Thursday, 12 October 2017

Lamb's (lettuce) to the slaughter?



Two beds of succulent winter salad leaves
in the ground.


Each one surrounded by grit,
with two beer traps filled with Guinness,
strategically placed.
Muddy paths jet washed.
All surrounding weed and plant cover removed.

Let battle commence.

Edited to add:
Two torch patrols tonight
 and the enemy's capabilities have not been underestimated.
Both beer traps have been dug up.
One of them moved 30cms and not a drop spilled.
Many, many little black slugs were apprehended while climbing out 
from under the boards.
The leopard slugs were patrolling the paths.
But incredibly it turns out they are the gardener's friend.
They eat other slugs! Who knew?



Tuesday, 10 October 2017

Training Day



Determined to get better use out of our Senior Railcards this year,


we decided on an ambitious day trip,


which necessitated a 5 a.m start,


and approximately eleven hours sitting on trains,


because that's what it takes to get to Edinburgh and back.


It was worth it.
I've been hearing so much about True to Life, British Realists in the 1920s and 30s.
No photos allowed but you can read about it here.


So now we've been pretty far west, pretty far east and pretty far north.
Pretty far south will soon get our feet wet,
so it may have to be south west next.


Sunday, 8 October 2017

A trip of extremes 3



I will never forget the blast of heat
 as we stepped out onto the roof garden of the Met,
so deceived had we been by the cool interior.


And there were Adrián Villar Rojas' heatstroke victims,
3D models,



huddled in sparse shade


 and collapsed over dining tables


clutching replicas of objects from the Met collection.


How relieved we were later to find 
the Conservatory garden in Central Park
in the relative cool of the evening.




Thursday, 5 October 2017

A trip of extremes 2






At last an opportunity to browse the stalls at Union Square Greenmarket,
 often described by Frances  on her blog.

Hadn't bargained for the wasp sting but
luckily no lasting reaction.






Chihuly at the New York Botanical Gardens.
I had only ever seen his Rotunda Chandelier at the V&A in London before this.


A regular stop off for coffee was either Bluestone Lane Cafe,
or Jack's Wife Freda near our Airbnb apartment in West Village.
It was a very convenient, if pricey location.

Last year we stayed in Brooklyn and had a lengthy commute
for Manhattan sight-seeing. 
I was grateful to be able to avoid the subway in the great heat.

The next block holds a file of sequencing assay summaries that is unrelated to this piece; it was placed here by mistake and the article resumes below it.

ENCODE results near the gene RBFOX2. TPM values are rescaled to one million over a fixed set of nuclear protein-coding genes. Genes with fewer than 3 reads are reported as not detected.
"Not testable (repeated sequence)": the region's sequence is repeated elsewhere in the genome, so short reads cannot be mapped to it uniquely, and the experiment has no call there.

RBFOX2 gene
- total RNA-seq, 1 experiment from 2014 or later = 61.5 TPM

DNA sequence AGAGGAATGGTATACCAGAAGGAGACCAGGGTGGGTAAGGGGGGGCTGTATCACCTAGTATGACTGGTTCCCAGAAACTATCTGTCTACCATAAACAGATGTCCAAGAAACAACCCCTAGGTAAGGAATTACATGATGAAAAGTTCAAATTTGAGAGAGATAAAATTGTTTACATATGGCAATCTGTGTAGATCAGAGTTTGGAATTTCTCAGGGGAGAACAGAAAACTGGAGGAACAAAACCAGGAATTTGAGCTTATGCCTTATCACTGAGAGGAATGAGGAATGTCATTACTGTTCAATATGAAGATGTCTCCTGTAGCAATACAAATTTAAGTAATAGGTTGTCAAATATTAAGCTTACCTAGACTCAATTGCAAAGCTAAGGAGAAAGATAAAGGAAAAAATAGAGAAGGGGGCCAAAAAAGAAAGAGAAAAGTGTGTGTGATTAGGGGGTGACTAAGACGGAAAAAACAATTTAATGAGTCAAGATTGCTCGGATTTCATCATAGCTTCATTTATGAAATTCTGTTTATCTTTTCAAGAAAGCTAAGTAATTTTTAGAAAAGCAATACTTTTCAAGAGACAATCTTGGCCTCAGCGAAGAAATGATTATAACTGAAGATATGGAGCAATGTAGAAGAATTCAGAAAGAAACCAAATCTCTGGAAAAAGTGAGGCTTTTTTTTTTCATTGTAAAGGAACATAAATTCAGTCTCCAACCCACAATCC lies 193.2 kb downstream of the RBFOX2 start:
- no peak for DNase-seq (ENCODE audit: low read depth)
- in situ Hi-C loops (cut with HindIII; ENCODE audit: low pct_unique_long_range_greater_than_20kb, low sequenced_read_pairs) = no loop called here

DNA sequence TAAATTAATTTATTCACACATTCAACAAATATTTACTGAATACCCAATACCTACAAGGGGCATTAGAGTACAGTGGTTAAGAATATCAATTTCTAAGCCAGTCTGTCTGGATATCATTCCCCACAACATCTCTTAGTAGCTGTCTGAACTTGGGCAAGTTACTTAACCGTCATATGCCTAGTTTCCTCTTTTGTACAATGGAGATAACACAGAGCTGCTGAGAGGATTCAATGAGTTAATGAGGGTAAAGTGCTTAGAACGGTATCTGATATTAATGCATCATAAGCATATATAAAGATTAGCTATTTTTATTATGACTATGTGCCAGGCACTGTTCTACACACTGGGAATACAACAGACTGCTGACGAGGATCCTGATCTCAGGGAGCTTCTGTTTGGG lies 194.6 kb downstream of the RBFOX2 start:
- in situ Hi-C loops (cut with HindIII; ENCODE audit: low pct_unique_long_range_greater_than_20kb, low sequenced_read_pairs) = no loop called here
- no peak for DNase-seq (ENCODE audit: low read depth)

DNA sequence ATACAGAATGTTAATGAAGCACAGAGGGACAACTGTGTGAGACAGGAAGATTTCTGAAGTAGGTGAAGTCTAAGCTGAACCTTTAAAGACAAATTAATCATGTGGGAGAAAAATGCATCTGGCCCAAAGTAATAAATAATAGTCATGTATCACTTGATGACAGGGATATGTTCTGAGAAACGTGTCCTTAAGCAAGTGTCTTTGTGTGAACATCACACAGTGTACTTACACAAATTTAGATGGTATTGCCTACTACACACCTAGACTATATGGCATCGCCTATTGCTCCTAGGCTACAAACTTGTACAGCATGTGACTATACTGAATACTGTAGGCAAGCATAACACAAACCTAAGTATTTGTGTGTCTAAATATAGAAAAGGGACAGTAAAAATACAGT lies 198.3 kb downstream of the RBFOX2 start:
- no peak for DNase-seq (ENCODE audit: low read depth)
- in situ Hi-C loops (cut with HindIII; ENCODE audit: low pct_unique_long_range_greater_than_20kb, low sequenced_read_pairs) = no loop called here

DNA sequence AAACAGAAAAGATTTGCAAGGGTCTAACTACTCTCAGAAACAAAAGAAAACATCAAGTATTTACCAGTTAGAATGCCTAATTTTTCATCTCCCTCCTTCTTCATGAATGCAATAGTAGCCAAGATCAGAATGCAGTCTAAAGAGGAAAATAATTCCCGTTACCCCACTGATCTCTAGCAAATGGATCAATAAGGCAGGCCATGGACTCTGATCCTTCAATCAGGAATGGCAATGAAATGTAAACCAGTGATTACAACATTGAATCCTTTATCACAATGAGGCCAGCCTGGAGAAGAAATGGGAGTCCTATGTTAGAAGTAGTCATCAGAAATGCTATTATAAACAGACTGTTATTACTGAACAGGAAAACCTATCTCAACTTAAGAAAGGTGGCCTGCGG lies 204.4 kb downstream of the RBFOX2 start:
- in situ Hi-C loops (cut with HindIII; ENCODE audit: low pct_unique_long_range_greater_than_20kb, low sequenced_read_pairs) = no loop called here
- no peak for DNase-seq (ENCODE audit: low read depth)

We were alternately roasted or frozen on the journeys
that made walking too arduous.
Ten miles was an average daily hike,
not always intentionally!

I was pretty struck by the contrast in fortunes of NY residents
we observed on the streets and in the subway,
especially when we saw women begging (panhandling) with children.
A complex issue.

Manhattan was full of the loud, exuberant, tattoed, opinionated, striving young.
I wondered where all the people my age were.
People who didn't litter their reportage with 'like' and 'literally'.
One very elderly woman in a restroom in the Strand Bookstore
eyed me exhaustedly in the washbasin mirror and said,

'Isn't it horrible out there?
The subway is just dreadful.'

 I smiled sympathetically, nodded my agreement,
 and we went our separate ways.
We had a rendezvous at a ramen cocktail bar in Harlem to make.
A young person suggested it and took us there.
We would never have dreamt of going down into the dingy
subterranean bar of our own accord,
but it was really good fun and watching the barman constructing the cocktails
in front of us was like a cabaret act.











Wednesday, 4 October 2017

A trip of extremes



A tranquil scene in Central Park on one of the exceptionally hot days
of the record-breaking September heatwave in mid-West and North-Eastern US.


A sunset sail aboard the Adirondack Schooner in New York Harbor -
with not a breath of wind.


The arresting sight of Marine One with its decoy helicopter
and V22 Osprey tiltrotor attack helicopter escort, flying out of Manhattan.






 City life escape to Cold Spring on the Poughkeepsie line
out of Grand Central Station.
The train hugged the Hudson River shore for much of the route.
On the way back I did a double take at the highly fortified walls of
a building wedged between railwayline and river.
Could it be a prison I wondered aloud.
Well yes, was the answer.
It was Sing Sing Correctional Facility.
A maximum security prison confining about 1700 prisoners.